In the pit they were aggressiveness personfied. All they had in mind was to kill that other rooster as quickly as possible. Many times this proved to be a handicap. For often they would fight themselves out before putting the opponent away and become helpless. They were strictly a single stroke fowl. The only family of Roundheads I ever knew to possess this characteristic. Their blows were delivered with a snap and fast. Always landed in perfect balance, ready to snap the next lick; high-headed, quick breaking. I never knew one to give other than his full effort to the last breath. To the very end they hit to kill, not just to defend themselves or to ward off the opponent.

So these were the round-headed fowl which M.J. Bowen inherited from Mr. Henry Bradford, Sr. upon the latter’s death in about 1930. To these hens he bred a wonderful Shelto Roundhead cock that Henry Bradofrd, Junior had purchased for large sum. You may ask, “How come Bowen got these fowl?”

Well, Henry Bradford, Jr., married Bowen’s daughter, and young Henry had that typical Vermont independence developed in him to the point where he was unwilling to carry on the family cocking tradition with his old man’s fowl, but was determined to establish a reputation of his own with fowl of his own. He did right well at it too, especially after he teamed up with Otto Kozgarten who lived nearby in New York state. Anyhow, young Henry gave his father’s fowl to his father-in-law, Myron J. Bowen. What happened to the rest of the original fowl I never learned. Mr. Bradford, Sr. had an extensive cocking operation and all Bowen got was a pen of hens and this one cock. Maybe young Henry killed all the rest. He was the kind who would. I never heard of anyone else getting any of the fowl after the father’s death. People were funny about theuir fowl 40 or 50 years ago. They would kill every bird on the place rather than have a feather get to anyone else. That’s sort of hard for us to understand today but it was standard practice then. I remember one old fellow telling me he would kill any man who stole one of his hens. He meant it too. You or I would not give a dime for one of them but that’s the way he felt about it. The Bradford’s were immensely wealthy so they could do as they pleased.

The Shelton Roundhead cock lived for only two years. Accordingly, for the next six or seven years or so, all the breeding was to the Bradford hen side of the line. This breeding operation Bowen conducted in a haphazard manner. He never single mated or kept any sort of records, he just put them together and let nature take its course. He was not even selecetive of the individuals bred. “What difference does it make?” he used to say. “They are all the same blood.” As a result of this lack of selectivity and by indiscriminate inbreeding, by about 1939 or after six or seven generations, the fowl started coming smaller, more nervous and fragile, fought themselves out quickly and no longer had the body strength to match the dynamic spirit (They got broken legs, wings, and all that sort of thing.).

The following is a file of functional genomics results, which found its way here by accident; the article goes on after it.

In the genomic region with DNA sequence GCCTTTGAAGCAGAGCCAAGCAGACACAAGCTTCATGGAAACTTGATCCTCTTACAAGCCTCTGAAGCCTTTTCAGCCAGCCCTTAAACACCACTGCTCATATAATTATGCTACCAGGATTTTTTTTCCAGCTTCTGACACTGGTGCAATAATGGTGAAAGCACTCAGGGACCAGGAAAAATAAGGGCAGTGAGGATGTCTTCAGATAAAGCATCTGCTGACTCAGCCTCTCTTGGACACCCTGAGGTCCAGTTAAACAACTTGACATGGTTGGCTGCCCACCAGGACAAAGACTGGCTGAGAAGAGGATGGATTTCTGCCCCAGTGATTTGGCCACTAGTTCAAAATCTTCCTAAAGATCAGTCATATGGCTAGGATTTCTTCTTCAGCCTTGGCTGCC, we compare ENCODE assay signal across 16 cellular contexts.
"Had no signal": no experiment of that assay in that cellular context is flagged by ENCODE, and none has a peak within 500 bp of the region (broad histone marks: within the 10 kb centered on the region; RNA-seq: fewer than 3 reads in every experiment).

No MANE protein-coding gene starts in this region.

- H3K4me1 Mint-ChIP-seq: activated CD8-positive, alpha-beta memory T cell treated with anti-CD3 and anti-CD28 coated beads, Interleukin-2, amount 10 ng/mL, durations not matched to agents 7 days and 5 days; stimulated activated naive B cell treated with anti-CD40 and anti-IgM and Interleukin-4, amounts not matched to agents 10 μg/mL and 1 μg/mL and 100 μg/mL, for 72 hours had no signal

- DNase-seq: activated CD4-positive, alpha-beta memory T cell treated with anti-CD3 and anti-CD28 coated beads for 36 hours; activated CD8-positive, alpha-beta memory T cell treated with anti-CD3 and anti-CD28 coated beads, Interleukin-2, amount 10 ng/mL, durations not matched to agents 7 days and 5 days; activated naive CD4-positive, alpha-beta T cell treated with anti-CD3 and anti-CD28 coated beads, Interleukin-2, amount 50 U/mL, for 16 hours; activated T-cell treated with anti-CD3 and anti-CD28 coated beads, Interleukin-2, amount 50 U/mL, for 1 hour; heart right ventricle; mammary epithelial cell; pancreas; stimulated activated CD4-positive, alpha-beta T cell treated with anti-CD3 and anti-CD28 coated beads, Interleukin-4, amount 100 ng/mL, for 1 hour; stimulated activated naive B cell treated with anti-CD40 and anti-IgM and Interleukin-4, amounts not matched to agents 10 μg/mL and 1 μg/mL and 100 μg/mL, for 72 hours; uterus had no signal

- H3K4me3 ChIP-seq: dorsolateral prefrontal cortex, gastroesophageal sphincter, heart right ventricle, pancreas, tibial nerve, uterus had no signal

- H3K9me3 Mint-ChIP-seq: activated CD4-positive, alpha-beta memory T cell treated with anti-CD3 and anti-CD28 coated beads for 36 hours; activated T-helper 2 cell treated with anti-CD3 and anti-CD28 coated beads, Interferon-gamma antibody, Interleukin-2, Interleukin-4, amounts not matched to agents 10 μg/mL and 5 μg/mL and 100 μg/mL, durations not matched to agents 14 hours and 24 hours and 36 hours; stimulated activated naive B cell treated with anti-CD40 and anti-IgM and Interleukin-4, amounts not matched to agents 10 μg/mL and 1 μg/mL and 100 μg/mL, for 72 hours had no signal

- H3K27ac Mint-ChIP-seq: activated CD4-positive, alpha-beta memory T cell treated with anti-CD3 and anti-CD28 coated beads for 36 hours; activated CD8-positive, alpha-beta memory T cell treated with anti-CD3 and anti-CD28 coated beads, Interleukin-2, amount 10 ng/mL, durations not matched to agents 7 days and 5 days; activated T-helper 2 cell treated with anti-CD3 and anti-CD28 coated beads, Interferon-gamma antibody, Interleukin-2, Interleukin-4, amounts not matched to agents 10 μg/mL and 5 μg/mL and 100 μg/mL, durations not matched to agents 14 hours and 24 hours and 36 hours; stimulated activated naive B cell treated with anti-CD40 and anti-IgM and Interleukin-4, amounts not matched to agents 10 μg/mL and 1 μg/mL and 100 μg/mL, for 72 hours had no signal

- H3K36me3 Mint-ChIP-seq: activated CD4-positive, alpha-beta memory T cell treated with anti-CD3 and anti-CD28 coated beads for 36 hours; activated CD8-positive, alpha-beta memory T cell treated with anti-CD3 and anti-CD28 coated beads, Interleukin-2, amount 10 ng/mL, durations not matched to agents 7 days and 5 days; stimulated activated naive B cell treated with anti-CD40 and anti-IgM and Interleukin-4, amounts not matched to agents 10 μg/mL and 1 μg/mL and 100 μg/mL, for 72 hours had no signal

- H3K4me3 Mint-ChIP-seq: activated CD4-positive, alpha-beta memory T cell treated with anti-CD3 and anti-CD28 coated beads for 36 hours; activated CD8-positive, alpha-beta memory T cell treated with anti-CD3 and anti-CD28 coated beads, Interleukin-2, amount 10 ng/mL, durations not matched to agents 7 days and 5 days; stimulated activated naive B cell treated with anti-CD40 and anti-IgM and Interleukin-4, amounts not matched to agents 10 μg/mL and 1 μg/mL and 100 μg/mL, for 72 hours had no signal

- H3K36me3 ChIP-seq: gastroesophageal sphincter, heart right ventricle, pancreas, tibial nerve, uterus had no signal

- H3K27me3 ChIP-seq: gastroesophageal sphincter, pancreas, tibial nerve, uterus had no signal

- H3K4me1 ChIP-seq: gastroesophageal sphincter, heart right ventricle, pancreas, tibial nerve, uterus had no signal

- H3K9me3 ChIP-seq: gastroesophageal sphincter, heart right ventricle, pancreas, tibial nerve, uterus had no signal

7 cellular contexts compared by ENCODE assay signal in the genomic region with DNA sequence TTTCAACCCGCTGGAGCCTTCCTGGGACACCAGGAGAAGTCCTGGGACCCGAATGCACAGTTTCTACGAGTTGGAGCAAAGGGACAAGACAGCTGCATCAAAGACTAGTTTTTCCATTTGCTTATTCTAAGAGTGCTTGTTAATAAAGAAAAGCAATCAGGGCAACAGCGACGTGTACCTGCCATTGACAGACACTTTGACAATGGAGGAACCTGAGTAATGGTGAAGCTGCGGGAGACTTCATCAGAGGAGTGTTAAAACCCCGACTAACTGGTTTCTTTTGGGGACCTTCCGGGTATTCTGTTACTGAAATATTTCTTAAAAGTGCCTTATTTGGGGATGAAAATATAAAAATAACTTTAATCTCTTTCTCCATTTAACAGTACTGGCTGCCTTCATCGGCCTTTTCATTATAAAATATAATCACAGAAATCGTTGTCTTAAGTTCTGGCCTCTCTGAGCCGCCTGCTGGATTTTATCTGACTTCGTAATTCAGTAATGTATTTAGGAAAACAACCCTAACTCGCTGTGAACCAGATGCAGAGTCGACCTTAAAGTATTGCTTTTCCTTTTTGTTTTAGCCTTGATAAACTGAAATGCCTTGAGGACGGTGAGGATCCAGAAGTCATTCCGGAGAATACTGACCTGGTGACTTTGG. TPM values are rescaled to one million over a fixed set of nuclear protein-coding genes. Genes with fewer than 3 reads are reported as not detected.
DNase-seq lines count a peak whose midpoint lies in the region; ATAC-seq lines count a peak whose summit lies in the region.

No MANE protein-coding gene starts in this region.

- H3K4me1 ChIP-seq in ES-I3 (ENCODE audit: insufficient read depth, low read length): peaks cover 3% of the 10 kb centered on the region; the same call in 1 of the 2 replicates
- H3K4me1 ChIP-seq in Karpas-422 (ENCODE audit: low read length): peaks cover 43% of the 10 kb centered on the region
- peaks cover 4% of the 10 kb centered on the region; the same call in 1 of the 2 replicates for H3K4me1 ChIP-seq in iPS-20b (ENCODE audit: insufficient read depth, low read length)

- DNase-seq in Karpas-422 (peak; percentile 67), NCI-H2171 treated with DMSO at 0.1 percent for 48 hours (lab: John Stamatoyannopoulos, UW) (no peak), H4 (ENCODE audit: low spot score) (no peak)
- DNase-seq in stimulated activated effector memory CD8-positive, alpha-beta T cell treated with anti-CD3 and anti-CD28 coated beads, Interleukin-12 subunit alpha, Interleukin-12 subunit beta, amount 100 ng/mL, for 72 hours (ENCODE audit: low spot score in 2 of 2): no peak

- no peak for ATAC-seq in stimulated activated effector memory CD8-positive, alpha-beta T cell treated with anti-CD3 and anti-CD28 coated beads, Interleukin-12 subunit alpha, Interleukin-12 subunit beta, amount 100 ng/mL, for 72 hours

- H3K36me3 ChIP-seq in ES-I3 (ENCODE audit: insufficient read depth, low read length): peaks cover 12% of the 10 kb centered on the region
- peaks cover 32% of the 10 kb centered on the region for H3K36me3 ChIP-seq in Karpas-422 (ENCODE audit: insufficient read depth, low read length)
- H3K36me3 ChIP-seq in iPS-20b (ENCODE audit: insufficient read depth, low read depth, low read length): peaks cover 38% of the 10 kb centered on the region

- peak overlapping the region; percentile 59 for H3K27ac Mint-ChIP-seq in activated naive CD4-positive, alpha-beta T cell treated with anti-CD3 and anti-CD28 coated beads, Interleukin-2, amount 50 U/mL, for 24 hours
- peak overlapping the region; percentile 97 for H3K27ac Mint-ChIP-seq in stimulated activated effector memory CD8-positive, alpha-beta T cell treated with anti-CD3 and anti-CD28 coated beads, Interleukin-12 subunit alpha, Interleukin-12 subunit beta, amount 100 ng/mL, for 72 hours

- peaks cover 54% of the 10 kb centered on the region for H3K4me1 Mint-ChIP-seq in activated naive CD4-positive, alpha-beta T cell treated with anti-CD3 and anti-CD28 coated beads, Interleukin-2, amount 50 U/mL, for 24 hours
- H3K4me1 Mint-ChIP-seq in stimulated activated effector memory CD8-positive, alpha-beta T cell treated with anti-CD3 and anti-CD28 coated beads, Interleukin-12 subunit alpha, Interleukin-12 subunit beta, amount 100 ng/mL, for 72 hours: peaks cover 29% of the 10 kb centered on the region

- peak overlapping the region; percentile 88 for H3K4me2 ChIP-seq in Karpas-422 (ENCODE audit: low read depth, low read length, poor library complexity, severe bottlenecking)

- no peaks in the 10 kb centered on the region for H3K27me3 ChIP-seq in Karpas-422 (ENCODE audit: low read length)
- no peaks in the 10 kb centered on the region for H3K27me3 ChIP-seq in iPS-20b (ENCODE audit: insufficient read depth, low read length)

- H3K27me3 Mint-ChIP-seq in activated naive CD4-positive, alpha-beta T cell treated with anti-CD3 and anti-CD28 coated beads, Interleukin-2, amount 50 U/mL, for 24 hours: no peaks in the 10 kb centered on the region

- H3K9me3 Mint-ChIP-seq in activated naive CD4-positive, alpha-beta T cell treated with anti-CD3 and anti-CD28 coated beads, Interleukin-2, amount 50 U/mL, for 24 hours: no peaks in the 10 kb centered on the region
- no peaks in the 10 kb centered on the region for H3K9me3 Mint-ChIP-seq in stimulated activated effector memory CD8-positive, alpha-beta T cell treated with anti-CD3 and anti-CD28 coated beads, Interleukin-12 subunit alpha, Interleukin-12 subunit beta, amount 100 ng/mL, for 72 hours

In order to beef them up he got a Saunders Roundhead hen from Georgia. This new blood did beef them up too. The offspring came larger and stringer and won more. But the character of the fowl changed with it, both physically and in disposition and fighting style. They were good, but they lack the sterling qualities of the original Bradfords. These were the fowl Bowen was selling everywhere during the 40’s. The recipients almost universally had good success with them. There was still enough of the original Bradford in them to make them valuable, especially in the early 40’s.

Then the indiscriminate matings and non selective inbreeding started all over again and since he did not have as sound stock to start with as he inherited in 1930, by 1945 the family was pretty shot.

It’s a pity too, for the original Bradford or Saunders, or Boston Roundheads as Bowen got them in 1930 were the greatest fowl for crossing inot a line that I have ever know. Even in the late 40’s enough of the golden virtues remained to revive many a faltering family if you got hold of the right individual. At least I don’t know of any and I had it available to me 100 percent for years but did not recognize its value until too late.

Old M.J. was a grand old guy: honest, honorable, generous and loyal. I wish it were possible to turn the clock back 40 years for him, for me and most of all for the marvelous Roundhead fowl on his farm beneath the towering white pines at Bellows Falls.

How our family of Lacy Roundheads has been carried on by friends and me since 1942,